The only notable wage pressure over the last 15 years is among the highest wage earners. Apparently, those with valuable and special skills are in high demand.
The depth of the recession remains a challenge for the Federal Reserve, which must weigh an economy that added almost one-quarter-million jobs last month against a shadow army of unemployed estimated at more than 6.3 million — on top of the 9.3 million people officially counted as unemployed.
This is why the Fed is less hawkish about inflation than it otherwise would be with today’s unemployment rate and why it’s now using a much broader set of labor-market indicators to judge when the recovery warrants tighter money.
In other words, the federal reserve will keep applying stimulus, and interest rates will rise later rather than sooner. Nobody should be surprised by this. The federal reserve will not raise rates until forced by several quarters of inflation being above their target rate. The current consensus opinion is that rates will rise in mid to late 2015. I doubt we will see interest rates rise above zero percent until mid 2016, perhaps later.
For workers, the good news is that hiring really is picking up steam, and the Fed isn’t — and shouldn’t be — hitting the brakes. …
As you can see, there will be considerable pressure on the federal reserve not to remove the punch bowl until everyone has a drink.
Absent action from lawmakers, we will need a string of job reports like this one before we see wage growth start to reach most Americans, which is a real problem for an increasingly squeezed middle class.
For policy makers to do anything to slow things down in the short-term would be more than tone deaf; it would be irrational.
Not to worry, there is no chance the federal reserve will do anything other than give lip service to raising interest rates any time soon.
Wage inflation does not cause housing bubbles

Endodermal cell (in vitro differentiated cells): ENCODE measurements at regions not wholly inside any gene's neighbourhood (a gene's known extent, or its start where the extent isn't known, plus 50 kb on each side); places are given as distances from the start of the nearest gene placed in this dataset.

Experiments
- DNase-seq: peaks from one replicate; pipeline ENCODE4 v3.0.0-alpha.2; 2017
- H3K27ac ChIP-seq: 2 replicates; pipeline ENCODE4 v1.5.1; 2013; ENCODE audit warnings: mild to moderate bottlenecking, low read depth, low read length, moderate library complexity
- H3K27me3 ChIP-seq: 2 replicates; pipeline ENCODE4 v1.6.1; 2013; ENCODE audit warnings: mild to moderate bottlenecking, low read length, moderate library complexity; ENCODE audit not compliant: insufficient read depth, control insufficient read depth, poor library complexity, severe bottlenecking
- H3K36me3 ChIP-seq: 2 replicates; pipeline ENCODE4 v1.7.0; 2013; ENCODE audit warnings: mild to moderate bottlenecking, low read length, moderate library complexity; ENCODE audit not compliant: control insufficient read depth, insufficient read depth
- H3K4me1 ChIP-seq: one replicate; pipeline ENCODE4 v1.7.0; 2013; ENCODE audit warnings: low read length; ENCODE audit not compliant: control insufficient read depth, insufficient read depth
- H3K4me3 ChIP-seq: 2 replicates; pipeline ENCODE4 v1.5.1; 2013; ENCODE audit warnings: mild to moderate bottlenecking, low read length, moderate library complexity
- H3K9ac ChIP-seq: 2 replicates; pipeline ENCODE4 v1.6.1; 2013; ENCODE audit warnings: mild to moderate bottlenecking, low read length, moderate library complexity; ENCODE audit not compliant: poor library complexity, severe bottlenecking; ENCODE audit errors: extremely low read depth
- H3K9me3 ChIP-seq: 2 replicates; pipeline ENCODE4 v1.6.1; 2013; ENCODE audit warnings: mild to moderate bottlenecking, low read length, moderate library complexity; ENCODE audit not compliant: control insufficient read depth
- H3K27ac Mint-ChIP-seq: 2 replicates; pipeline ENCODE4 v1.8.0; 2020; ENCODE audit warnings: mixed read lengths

At some point, the pressure of an expanding economy and productivity growth will force employers to bid higher to obtain and retain key employees. That’s when wages rise. If the federal reserve prints enough money, they will stimulate the economy, and they will also likely stimulate inflation.
Real wages — wages adjusted for inflation — are flat. If the federal reserve revs up the economy with printed money, real wages may still remain stagnant even as nominal wages rise significantly. Rising nominal wages will allow both renters and prospective homebuyers to raise their bids for real property, and depending on how bad inflation gets, both rents and house prices could rise at a very brisk pace. However, this would not be a bubble.
As long as the bids are based on stable, amortizing mortgages with a reasonable debt-to-income ratio, the price increases would be normal and sustainable. Many people point to the 1970s as evidence that house prices can rise in an environment of inflation and rising interest rates. This can only occur if debt-to-income ratios get out of control. That’s what drove up prices in the 1970s. Since debt-to-income ratios are currently capped, unless that law is changed, house prices will rise along with wages, but no faster.
Real estate can serve as a hedge against wage inflation causing the general level of prices rising, but only if interest rates don’t go up even faster as the federal reserve raises rates to combat inflation. With the likelihood of stagnant wages and rising interest rates, the primary impetus to push prices higher will be effectively muted.